Skip to content
CityLab
Transportation

America’s Most Dangerous Roads for Pedestrians

In the U.S., pedestrian fatalities have climbed 35 percent since 2008. And federal traffic safety regulators aren’t at work, thanks to the government shutdown.
Pedestrians will find San Francisco's streets far safer than in Sun Belt cities.
Pedestrians will find San Francisco's streets far safer than in Sun Belt cities.Jeff Chiu/AP

The status quo in American road design is claiming more and more lives, according to some transportation safety advocates. The 2019 edition of Dangerous by Design, a recurring report by Smart Growth America and the National Complete Streets Coalition, finds that the number of people struck and killed while walking has grown a startling 35 percent since 2008.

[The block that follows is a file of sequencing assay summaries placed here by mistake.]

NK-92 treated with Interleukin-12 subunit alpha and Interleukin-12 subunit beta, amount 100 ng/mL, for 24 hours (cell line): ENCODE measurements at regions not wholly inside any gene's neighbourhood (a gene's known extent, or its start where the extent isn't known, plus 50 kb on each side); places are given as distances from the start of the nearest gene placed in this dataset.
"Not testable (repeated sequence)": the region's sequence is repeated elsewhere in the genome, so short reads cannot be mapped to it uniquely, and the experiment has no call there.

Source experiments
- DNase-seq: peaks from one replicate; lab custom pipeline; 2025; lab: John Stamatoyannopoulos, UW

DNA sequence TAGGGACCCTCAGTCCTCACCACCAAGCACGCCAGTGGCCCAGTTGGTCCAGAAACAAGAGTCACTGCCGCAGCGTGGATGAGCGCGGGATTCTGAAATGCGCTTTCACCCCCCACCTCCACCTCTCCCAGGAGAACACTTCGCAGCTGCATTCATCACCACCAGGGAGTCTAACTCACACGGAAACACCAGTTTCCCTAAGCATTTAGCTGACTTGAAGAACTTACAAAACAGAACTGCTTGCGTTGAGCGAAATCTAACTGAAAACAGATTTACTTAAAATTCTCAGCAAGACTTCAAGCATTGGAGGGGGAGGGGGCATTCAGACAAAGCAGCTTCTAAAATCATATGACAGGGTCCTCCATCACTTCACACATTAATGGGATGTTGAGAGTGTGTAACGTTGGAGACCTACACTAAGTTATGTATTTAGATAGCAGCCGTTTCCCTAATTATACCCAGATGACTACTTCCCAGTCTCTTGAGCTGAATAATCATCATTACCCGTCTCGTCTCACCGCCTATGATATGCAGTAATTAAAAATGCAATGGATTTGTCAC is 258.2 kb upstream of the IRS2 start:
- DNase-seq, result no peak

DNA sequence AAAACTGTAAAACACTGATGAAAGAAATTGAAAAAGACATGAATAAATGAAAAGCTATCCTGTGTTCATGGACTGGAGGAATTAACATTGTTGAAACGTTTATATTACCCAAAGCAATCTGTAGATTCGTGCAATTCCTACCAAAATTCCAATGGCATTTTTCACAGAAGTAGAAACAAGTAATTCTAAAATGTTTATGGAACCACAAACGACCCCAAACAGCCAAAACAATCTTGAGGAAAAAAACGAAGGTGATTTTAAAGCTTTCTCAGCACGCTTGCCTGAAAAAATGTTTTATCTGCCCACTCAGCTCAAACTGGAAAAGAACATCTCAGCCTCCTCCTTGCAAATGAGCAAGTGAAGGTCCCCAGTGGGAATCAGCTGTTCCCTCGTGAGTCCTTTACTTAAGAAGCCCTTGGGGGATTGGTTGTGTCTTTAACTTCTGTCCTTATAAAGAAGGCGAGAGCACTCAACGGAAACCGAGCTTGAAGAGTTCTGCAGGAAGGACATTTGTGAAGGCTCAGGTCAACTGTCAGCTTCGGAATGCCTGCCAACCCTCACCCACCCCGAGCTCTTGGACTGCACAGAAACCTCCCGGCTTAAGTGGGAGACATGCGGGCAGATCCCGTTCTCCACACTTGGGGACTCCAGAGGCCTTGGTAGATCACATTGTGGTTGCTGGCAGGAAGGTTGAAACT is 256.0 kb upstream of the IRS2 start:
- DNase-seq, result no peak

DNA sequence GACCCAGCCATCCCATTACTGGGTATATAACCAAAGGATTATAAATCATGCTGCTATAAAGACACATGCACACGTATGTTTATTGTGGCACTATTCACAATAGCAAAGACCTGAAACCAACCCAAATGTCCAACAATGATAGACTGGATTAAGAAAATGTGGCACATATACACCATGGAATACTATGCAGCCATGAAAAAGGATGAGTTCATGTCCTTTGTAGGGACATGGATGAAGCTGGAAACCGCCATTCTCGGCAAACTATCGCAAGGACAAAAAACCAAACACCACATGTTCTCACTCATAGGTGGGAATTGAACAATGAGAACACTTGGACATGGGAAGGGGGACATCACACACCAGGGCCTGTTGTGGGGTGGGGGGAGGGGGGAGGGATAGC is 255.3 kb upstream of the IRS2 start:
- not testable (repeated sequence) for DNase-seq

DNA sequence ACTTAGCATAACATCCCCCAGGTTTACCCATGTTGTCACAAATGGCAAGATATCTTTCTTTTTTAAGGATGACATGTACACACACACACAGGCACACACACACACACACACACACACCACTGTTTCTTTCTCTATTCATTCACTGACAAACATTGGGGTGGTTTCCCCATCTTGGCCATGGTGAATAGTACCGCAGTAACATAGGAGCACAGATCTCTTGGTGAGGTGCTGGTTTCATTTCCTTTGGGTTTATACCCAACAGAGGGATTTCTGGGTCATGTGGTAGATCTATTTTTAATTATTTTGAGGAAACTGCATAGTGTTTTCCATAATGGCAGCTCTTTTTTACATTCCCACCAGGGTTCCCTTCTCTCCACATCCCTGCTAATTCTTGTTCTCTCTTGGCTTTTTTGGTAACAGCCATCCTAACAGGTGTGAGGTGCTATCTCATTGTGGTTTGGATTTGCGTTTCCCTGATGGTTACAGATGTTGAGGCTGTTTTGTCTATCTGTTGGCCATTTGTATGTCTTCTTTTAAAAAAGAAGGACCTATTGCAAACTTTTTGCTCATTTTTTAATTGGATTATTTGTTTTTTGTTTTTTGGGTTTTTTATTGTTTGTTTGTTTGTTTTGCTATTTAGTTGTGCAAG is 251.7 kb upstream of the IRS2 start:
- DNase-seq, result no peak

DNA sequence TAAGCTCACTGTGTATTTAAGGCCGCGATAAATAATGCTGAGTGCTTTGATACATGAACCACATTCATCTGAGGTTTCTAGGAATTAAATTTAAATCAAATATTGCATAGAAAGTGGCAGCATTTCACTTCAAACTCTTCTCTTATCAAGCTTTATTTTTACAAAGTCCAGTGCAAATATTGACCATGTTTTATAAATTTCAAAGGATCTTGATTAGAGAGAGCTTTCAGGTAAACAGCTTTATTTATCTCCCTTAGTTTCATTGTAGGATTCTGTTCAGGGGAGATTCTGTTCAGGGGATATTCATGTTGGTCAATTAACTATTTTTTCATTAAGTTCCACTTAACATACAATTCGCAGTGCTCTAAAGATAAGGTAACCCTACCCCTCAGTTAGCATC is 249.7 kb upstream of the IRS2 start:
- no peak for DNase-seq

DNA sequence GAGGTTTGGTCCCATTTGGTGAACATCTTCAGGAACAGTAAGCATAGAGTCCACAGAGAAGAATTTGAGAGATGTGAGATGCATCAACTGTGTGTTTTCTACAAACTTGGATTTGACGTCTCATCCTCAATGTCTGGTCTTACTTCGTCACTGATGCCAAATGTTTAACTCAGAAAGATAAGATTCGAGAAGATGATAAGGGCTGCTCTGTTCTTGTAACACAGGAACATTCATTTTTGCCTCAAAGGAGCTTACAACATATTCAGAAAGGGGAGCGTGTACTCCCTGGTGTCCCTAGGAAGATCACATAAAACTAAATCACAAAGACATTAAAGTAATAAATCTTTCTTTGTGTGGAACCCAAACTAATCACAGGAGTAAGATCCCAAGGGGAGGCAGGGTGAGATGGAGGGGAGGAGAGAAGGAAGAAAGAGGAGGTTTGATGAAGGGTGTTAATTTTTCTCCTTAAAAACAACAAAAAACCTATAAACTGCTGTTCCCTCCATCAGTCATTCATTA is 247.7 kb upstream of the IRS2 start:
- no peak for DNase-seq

There are multiple factors behind this, but the report emphasizes one in particular: overly wide arterials that give too much space to cars and too little to humans. High-speed, multi-lane avenues that underpin sprawling urban growth, as opposed to slower, narrower streets that support walkable neighborhoods, are “consistently linked ... to higher rates of both traffic-related deaths for people walking and traffic-related deaths overall,” it states.